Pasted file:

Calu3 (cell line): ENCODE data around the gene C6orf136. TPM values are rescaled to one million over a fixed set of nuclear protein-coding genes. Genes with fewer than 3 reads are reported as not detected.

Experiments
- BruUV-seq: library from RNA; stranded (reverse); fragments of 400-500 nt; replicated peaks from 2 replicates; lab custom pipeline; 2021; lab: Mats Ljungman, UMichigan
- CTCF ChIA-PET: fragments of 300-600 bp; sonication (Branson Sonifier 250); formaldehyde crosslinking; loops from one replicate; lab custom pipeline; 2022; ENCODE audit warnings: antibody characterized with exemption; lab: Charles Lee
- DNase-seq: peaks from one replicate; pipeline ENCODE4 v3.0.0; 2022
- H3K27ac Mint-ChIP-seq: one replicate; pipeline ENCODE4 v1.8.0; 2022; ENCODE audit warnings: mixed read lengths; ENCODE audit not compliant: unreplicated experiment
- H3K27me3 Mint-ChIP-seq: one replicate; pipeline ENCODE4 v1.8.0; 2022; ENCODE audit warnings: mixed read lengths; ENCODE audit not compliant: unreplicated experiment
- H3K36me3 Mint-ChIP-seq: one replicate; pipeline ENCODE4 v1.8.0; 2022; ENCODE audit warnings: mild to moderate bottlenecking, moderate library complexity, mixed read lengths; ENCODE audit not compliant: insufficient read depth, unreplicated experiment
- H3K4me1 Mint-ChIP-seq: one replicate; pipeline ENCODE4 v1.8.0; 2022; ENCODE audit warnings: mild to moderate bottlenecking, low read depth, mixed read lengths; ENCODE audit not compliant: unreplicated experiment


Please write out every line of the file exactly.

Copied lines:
Calu3 (cell line): ENCODE data around the gene C6orf136. TPM values are rescaled to one million over a fixed set of nuclear protein-coding genes. Genes with fewer than 3 reads are reported as not detected.

Experiments
- BruUV-seq: library from RNA; stranded (reverse); fragments of 400-500 nt; replicated peaks from 2 replicates; lab custom pipeline; 2021; lab: Mats Ljungman, UMichigan
- CTCF ChIA-PET: fragments of 300-600 bp; sonication (Branson Sonifier 250); formaldehyde crosslinking; loops from one replicate; lab custom pipeline; 2022; ENCODE audit warnings: antibody characterized with exemption; lab: Charles Lee
- DNase-seq: peaks from one replicate; pipeline ENCODE4 v3.0.0; 2022
- H3K27ac Mint-ChIP-seq: one replicate; pipeline ENCODE4 v1.8.0; 2022; ENCODE audit warnings: mixed read lengths; ENCODE audit not compliant: unreplicated experiment
- H3K27me3 Mint-ChIP-seq: one replicate; pipeline ENCODE4 v1.8.0; 2022; ENCODE audit warnings: mixed read lengths; ENCODE audit not compliant: unreplicated experiment
- H3K36me3 Mint-ChIP-seq: one replicate; pipeline ENCODE4 v1.8.0; 2022; ENCODE audit warnings: mild to moderate bottlenecking, moderate library complexity, mixed read lengths; ENCODE audit not compliant: insufficient read depth, unreplicated experiment
- H3K4me1 Mint-ChIP-seq: one replicate; pipeline ENCODE4 v1.8.0; 2022; ENCODE audit warnings: mild to moderate bottlenecking, low read depth, mixed read lengths; ENCODE audit not compliant: unreplicated experiment